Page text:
Scientists create a 2D map of the Earth more true to reality


Three scientists from Princeton and Drexel universities, both from the United States, developed a new method of representing the planet Earth in a flat image. The projection, dubbed Double-Sided Gott, involves printing the map as a double-sided circle in which a globe is divided into two and the separate indication of the hemispheres.

Although 3D models offer a more accurate way to illustrate our home in outer space, there are several ways to make it 2D. However, none of them are perfect, as they all distort some aspect or more, such as Mercator, used by Google Maps in local regions, and Winkel Tripel, found on National Geographic world maps. Even the second, experts say, divides the Pacific Ocean in two.

To achieve the expressive results released, J. Richard Gott, professor emeritus of astrophysics, and David Goldberg, professor of physics, relied on a scoring system created by them in 2007, capable of determining the accuracy of flat maps. The closer to zero a model is, the more faithful it will be to reality.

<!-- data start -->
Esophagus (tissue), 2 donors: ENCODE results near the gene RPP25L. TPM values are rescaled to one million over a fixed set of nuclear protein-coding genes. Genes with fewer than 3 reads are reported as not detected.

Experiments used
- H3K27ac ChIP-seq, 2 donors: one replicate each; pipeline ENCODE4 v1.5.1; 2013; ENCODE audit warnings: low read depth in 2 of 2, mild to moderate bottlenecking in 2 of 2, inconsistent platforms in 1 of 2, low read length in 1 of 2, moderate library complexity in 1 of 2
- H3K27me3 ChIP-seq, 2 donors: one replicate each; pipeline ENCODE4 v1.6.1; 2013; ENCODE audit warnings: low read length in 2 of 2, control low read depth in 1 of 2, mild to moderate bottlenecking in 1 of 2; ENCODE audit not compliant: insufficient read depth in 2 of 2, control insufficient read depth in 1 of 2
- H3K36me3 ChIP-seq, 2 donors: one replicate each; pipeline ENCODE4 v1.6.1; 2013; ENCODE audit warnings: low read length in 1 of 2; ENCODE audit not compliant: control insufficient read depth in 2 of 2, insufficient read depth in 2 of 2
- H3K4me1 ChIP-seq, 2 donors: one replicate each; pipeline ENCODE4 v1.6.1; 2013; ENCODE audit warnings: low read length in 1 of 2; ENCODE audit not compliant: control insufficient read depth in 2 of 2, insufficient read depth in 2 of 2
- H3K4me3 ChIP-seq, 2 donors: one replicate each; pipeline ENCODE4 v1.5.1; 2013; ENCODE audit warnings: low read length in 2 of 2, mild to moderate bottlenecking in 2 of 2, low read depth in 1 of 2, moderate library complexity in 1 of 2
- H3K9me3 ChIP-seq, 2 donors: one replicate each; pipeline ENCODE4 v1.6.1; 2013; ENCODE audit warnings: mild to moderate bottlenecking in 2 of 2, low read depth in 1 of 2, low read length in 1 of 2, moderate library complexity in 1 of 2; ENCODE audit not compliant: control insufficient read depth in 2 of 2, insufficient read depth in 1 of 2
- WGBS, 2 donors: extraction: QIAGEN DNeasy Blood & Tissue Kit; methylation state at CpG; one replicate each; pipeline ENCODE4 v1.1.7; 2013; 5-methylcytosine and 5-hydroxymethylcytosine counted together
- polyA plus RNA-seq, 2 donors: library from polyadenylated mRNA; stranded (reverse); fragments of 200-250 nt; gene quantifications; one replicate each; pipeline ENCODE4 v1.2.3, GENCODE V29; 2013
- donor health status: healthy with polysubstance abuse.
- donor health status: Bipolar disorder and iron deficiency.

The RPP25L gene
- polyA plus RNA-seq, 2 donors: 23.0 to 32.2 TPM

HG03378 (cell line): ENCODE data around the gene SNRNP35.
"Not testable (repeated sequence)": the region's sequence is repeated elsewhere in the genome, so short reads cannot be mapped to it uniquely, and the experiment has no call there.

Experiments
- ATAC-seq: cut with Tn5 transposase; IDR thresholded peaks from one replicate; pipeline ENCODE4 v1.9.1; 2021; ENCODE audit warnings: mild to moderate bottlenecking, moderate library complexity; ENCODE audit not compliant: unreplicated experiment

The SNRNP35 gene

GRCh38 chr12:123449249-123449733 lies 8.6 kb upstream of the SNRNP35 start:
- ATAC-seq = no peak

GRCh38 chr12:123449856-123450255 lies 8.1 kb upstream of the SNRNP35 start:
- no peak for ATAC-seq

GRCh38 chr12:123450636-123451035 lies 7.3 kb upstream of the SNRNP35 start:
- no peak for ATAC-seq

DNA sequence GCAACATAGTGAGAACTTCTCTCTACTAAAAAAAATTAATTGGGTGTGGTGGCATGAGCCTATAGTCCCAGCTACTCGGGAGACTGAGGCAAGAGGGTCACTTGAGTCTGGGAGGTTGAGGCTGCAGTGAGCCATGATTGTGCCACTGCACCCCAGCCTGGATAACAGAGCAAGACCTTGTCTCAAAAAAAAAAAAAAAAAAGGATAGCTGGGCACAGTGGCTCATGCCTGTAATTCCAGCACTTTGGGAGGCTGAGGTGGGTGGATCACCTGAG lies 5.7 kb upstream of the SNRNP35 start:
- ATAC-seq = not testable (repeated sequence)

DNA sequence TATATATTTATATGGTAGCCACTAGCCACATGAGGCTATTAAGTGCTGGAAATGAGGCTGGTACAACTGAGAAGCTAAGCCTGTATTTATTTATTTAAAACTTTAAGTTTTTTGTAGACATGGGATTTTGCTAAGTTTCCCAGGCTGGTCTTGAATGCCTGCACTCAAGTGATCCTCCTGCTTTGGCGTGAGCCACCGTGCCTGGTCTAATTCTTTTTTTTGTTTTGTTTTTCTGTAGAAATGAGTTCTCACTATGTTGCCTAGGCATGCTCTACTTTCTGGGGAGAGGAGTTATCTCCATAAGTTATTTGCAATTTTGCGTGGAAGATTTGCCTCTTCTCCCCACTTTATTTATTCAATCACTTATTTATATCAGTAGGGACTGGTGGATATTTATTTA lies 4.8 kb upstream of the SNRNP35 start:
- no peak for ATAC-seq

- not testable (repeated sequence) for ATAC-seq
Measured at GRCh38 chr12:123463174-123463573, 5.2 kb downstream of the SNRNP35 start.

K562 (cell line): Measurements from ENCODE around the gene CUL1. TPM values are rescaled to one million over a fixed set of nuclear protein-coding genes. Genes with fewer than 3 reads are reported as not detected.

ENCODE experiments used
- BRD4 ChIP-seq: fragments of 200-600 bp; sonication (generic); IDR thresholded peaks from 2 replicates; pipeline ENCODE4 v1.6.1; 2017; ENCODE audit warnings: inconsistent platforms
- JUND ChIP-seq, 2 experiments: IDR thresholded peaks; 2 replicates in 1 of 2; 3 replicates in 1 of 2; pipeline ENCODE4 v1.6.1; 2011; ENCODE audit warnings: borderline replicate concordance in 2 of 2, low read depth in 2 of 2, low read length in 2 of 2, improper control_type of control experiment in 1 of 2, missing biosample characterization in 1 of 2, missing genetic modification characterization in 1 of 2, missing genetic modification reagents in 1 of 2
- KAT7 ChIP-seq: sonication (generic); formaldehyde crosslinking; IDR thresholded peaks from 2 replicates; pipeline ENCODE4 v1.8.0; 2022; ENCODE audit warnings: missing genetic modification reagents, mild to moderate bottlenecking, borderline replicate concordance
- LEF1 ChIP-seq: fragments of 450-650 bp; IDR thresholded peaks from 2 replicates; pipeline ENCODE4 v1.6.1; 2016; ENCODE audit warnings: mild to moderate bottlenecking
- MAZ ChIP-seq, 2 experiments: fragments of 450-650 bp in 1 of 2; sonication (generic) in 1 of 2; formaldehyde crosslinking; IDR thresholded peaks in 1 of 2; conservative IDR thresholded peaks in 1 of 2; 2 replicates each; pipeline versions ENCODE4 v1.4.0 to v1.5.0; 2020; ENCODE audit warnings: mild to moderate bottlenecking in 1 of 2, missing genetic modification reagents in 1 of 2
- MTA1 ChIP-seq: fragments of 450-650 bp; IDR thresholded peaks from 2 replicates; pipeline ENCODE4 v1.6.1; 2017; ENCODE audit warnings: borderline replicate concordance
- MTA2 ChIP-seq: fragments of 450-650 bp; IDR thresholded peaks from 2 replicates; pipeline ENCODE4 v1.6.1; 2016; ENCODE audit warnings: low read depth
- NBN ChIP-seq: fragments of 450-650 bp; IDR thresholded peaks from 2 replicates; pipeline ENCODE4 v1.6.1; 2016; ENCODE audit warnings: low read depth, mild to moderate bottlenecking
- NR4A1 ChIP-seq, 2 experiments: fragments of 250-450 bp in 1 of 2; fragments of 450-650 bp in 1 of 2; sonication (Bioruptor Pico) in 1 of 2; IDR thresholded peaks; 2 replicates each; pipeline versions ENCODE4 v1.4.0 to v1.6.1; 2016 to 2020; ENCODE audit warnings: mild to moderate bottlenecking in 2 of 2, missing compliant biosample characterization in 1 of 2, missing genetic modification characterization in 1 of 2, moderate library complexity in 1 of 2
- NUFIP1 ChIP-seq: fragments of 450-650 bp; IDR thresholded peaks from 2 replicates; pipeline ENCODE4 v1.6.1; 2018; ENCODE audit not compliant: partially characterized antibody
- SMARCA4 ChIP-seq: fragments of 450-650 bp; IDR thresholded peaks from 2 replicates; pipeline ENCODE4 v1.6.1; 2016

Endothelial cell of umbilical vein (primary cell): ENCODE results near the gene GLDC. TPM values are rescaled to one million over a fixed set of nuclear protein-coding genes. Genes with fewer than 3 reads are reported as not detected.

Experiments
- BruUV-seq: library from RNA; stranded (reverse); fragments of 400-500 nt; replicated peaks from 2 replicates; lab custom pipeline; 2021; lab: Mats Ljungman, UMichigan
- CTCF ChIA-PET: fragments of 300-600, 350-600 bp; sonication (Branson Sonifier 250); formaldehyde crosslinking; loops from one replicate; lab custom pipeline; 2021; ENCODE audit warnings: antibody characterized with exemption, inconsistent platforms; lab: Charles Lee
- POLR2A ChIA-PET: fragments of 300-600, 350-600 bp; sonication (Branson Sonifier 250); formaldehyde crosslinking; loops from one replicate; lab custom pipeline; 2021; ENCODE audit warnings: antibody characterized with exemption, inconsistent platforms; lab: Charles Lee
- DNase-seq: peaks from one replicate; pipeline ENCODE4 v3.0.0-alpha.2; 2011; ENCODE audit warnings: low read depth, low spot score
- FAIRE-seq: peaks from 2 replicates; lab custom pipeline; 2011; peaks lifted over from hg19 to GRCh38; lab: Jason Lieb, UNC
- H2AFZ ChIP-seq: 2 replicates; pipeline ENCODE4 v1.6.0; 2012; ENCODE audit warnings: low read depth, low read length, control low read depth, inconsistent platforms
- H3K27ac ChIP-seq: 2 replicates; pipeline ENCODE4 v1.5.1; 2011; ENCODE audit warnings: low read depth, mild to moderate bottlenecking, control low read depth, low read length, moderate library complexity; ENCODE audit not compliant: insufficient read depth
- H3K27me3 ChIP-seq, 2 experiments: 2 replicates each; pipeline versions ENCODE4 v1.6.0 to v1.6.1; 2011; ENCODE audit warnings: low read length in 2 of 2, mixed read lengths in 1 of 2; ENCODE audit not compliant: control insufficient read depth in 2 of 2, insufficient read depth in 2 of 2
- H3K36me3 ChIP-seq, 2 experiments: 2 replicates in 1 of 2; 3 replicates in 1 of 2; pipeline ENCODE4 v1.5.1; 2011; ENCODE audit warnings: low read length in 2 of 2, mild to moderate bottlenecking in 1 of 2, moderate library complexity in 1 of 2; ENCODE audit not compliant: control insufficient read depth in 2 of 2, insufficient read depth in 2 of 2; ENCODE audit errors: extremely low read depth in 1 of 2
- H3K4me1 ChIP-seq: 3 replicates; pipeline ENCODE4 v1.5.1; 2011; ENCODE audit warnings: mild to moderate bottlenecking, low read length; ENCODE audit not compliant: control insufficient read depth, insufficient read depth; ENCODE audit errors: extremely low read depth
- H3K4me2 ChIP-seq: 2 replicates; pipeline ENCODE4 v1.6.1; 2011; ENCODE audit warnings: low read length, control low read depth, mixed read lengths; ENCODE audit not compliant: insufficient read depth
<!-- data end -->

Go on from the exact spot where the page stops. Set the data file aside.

Considering the six types of distortions that the specimens can present (local shapes, areas, distances, flexion or curvature, asymmetry and boundary cuts or continuity gaps), while the Mercator reaches 8,296 and the Winkel Tripel marks 4,563, the Double-Sided Gott, suggested by the two together with Robert Vanderbei, professor of operational research and financial engineering, reached an impressive rate of 0.881.

“We believe it is the most accurate flat map of the Earth so far,” argues the team.

Functional and assertive

One of the great advantages of the proposal is that it breaks the limits of the two dimensions without losing any logistical conveniences common to a flat map (storage and manufacturing, for example).

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“You can hold it in your hand,” says Gott, adding that a simple thin box could contain maps of all the major planets and moons in the Solar System – as well as illustrations that carry physical data and about political boundaries, population densities, climates or languages, as well as other desired information.

In fact, the novelty can also be printed on a single page of a magazine, say the scientists, ready for the reader to cut out. The three imagine their maps in cardboard or plastic and then stacked up as records, stored together in a box or kept inside the covers of textbooks.


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